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Author Li, Bingyu
Title Carbon dioxide adsorption on solid sorbents
book jacket
Descript 94 p
Note Source: Masters Abstracts International, Volume: 50-02, page: 1148
Adviser: Wei-Yin Chen
Thesis (M.S.)--The University of Mississippi, 2011
Sorbent-based CO2 capture technology is considered as one of the potential scientific techniques for mitigating greenhouse gas emission. Major advantages of sorbent based adsorption are its low regeneration energy coupled with the elimination of corrosion and equipment degradation characteristic of amine based solvent CO2 capture systems which are the preferred industrial methods
Different CO2 capture configurations, processes, and operational parameters for different sorbents were reviewed and summarized. Efficient industrial applications for CO2 capture require that solid sorbents possess an adsorption capacity between 1000-2000micromol/g or more together with a long-term regeneration capacity. Economical consideration necessitates that the cost of CO2 sequestration be less than $10 per ton of CO2. Scientific literature identifies various kinds of sorbents, examples include: activated carbon, modified activated carbon, zeolite, metal-organic framework (MOF) and amine grafted sorbents on silica support. Literature review reveals that amine-grafting process can boost CO2 adsorption on silane sorbent support. The larger surface area of the sorbent support means a greater number of active sites available for grafting which results in a higher CO2 adsorption capacity. The presence of water vapor in the gas stream during grafting and/or during CO2 adsorption can also improve CO2 adsorption of amine-grafted sorbents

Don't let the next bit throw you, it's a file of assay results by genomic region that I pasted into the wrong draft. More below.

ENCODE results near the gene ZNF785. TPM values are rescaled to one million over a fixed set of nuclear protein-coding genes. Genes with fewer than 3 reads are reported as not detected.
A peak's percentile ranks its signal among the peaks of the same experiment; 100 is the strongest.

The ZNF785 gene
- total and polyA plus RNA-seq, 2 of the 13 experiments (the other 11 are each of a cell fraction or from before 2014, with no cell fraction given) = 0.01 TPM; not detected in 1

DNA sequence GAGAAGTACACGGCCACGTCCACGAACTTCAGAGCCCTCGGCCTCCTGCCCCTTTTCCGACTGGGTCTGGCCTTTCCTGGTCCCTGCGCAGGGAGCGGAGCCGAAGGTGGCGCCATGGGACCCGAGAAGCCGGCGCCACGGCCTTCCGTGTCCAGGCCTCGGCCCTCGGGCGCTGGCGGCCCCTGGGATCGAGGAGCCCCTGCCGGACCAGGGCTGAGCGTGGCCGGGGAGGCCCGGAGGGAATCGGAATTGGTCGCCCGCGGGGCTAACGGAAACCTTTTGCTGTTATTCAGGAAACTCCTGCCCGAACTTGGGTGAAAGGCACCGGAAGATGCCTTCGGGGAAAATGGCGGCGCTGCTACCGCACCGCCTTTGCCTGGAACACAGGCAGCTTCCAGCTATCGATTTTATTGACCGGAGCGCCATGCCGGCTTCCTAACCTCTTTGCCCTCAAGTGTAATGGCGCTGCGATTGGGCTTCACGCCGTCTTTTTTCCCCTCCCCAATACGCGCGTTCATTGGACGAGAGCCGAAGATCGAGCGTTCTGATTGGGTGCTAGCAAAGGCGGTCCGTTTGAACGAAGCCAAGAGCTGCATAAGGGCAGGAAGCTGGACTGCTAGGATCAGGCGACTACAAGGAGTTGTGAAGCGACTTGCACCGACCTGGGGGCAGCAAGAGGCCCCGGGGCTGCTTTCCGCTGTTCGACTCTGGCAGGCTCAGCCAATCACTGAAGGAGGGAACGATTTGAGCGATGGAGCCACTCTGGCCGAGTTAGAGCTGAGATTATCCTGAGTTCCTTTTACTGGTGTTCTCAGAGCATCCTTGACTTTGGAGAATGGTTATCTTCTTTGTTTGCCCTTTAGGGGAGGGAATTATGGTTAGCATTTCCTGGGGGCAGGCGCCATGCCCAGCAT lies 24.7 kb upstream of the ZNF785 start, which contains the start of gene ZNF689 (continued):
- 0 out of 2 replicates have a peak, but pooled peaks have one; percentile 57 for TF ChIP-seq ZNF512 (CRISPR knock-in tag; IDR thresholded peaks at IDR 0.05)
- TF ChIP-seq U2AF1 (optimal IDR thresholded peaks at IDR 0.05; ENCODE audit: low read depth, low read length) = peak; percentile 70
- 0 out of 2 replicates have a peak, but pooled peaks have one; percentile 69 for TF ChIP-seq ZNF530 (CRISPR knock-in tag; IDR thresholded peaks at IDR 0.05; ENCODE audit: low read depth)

Huang reported that MCM-48 silica grafted with 3-aminopropyltriethoxysilane had the greatest CO2 adsorption capacity under anhydrous conditions with 2.30mmol/g sorbent. While Harlick reported that TRI-PE-MCM-41 had the greatest CO2 adsorption capacity under wet conditions with 2.94mmol/g sorbent
School code: 0131
Host Item Masters Abstracts International 50-02
Subject Engineering, Chemical
Alt Author The University of Mississippi. Chemical Engineering
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